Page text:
Book Review: Kind Lies, a Mystery
We recently exhibited our books at the Lancaster Community Library in Kilmarnock, VA, and I traded books with other vendors there. As I usually do, I signed my book to Abbot Lee Granoff, author of Crowns of Gold with the line, “Enjoy the adventure.” Later, I read the note he wrote in signing his book to me. “Enjoy the adventure.” Great minds, etc. I’ll print a review of his book later.
I also traded books with Ann Eichenmuller, whose book, Kind Lies, features a woman who lives alone on a sailboat at a marina on the Rappahannock River. It is a mystery. The book I gave her was my psychological suspense novel called The Two-Sided Set-Up, in which my protagonist lives alone on a trawler at a marina on the Rappahannock.
Kind Lies is another in Ann’s Lies mystery series. She also writes award-winning marine articles which have appeared in All at Sea, Chesapeake Style, and Chesapeake Bay Magazine, earning her three consecutive Boating Writers International Awards. I found her book engaging and compelling, especially since I, too, once lived on a boat and am familiar with the creeks and rivers of the Chesapeake.
In Kind Lies, the protagonist, Sandra Beck, receives a disturbing phone call from a former colleague asking for help. Sandra travels to Maryland’s Eastern Shore to find out what’s going on. She meets the husband and the three young children and learns that the woman she came to help, Elizabeth Bryson, is lost and missing after a boating disaster.
Sandi is driven by guilt to find out what happened and realizes she has fallen in love with Elizabeth’s husband Michael. As she learns about Elizabeth’s life, she is drawn into a web of lies that erode her belief in the woman she once knew. Each new clue brings her closer to a truth that threatens the grieving family and the man she loves.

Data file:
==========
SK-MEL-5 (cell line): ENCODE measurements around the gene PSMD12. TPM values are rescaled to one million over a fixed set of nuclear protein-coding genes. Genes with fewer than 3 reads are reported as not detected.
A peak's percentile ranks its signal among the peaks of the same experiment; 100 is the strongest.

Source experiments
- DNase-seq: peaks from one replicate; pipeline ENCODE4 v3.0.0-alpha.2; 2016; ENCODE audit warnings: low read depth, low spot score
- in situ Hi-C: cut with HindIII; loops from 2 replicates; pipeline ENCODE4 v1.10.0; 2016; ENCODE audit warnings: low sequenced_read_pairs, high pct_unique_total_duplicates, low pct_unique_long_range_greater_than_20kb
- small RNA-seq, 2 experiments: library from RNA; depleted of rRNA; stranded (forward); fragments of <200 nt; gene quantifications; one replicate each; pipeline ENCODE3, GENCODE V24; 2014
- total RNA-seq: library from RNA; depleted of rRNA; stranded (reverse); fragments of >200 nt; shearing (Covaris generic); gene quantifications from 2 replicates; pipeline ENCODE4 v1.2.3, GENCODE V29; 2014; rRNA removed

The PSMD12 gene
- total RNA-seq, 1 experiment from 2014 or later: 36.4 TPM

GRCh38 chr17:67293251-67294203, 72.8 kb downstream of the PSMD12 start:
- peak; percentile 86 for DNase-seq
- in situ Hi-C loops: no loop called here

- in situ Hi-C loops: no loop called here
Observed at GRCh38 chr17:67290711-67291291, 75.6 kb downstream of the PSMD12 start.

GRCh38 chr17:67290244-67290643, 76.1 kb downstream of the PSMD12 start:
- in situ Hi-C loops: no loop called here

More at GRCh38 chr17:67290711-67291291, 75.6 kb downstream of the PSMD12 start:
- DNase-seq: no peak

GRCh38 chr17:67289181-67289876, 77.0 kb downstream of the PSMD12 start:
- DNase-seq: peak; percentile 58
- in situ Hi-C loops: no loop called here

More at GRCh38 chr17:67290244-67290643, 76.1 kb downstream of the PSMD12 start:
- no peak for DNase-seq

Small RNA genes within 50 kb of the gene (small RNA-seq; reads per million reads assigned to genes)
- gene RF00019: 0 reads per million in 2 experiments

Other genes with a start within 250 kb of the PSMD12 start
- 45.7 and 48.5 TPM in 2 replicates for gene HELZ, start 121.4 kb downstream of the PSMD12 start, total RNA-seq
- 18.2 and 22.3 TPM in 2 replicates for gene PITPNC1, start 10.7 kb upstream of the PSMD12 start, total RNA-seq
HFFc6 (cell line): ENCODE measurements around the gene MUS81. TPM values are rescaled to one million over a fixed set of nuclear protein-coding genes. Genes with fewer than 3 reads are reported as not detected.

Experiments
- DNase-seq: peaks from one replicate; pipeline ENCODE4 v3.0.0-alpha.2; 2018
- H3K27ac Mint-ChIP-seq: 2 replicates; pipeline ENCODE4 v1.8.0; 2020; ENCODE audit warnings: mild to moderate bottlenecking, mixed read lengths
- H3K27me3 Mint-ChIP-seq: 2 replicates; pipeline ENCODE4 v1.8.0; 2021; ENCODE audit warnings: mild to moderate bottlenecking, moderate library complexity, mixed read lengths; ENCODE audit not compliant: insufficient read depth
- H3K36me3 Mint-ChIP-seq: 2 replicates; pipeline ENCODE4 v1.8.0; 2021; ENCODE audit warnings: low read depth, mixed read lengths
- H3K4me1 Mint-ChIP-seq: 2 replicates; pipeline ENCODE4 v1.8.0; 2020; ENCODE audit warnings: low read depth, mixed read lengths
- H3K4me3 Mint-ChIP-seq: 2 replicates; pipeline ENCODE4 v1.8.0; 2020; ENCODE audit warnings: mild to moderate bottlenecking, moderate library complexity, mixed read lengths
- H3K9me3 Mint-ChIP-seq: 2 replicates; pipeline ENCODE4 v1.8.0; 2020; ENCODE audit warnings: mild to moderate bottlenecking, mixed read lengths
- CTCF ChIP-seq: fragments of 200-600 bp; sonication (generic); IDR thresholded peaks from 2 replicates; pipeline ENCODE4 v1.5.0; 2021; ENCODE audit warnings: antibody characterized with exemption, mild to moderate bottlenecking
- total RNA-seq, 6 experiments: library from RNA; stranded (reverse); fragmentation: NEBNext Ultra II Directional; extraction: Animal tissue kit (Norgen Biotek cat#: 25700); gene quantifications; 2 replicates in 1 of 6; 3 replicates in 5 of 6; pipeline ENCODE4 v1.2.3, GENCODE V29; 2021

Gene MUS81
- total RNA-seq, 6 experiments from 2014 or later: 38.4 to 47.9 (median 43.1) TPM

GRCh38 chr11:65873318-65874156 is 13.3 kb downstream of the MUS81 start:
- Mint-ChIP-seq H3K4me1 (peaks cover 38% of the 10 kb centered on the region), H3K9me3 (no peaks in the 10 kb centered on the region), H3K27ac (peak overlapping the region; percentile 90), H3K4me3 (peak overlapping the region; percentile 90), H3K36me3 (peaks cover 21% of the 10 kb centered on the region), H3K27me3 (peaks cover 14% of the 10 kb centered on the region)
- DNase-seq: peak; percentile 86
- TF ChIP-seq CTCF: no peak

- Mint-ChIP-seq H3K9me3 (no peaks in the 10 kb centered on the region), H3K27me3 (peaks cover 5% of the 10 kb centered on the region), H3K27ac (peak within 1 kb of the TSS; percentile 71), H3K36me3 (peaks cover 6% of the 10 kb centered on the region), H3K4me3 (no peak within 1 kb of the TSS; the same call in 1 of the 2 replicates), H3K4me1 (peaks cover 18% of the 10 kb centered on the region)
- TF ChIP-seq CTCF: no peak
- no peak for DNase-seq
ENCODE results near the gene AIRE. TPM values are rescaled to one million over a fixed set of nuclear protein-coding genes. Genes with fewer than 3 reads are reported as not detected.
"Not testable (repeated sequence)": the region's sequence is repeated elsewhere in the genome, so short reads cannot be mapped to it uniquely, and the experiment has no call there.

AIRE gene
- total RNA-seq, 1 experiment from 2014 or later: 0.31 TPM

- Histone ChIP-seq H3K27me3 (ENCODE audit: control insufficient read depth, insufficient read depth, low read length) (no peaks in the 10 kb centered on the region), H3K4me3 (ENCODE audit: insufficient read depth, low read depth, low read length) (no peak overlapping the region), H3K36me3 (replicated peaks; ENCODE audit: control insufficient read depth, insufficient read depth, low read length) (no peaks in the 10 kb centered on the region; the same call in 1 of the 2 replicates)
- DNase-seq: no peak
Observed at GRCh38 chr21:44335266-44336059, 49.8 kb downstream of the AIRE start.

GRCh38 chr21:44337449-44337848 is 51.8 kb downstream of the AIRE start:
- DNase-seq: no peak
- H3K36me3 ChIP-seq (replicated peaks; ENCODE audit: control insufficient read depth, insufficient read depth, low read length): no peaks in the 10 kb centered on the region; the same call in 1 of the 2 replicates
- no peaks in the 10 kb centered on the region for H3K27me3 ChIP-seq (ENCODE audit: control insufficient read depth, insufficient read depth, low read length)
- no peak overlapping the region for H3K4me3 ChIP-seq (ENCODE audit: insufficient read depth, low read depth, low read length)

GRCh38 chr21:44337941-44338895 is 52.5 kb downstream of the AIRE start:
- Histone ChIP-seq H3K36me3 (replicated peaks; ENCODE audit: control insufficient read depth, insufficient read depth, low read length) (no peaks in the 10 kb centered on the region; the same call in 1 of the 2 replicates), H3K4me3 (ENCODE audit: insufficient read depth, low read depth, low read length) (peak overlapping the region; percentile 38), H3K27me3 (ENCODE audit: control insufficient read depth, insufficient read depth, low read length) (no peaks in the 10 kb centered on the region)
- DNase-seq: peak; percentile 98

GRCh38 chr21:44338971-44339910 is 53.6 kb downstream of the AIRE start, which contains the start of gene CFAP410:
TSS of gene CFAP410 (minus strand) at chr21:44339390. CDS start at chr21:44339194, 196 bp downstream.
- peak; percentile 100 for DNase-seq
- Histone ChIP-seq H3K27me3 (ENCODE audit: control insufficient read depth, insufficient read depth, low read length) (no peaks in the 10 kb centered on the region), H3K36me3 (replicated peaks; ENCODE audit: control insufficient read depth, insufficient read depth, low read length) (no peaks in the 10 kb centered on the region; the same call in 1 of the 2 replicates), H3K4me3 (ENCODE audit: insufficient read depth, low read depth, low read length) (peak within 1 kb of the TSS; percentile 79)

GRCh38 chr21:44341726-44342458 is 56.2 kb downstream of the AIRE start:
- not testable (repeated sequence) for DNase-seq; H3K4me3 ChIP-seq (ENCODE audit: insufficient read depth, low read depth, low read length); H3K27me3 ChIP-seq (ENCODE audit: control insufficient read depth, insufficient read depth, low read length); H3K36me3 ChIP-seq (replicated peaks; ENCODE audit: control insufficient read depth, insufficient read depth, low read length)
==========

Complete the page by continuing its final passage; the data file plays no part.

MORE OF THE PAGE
The book is a page-turner that will carry you along with Sandi Beck on to an explosive finale.
Eileen has ridden a camel in the Moroccan Sahara, fished for piranhas on the Amazon, sailed in a felucca on the Nile, and lived for three years on a motorsailer, exploring the coast from Annapolis to Key West. Eileen has many years experience writing, editing and designing all manner of publications for nonprofits and professional associations. She is now co-owner of Summit Crossroads Press, which publishes books for parents, and its fiction imprint, Amanita Books. The inspiration for her 90s Club mystery series springs from meeting a slim, attractive woman at a pool party who was the only one actually in the pool swimming laps, and she was 91 years old. Since then, Eileen has collected articles about people in their 90s—and 100s—who are still active, alert and on the job. She often speaks at retirement villages on “Old Dogs, New Tricks.”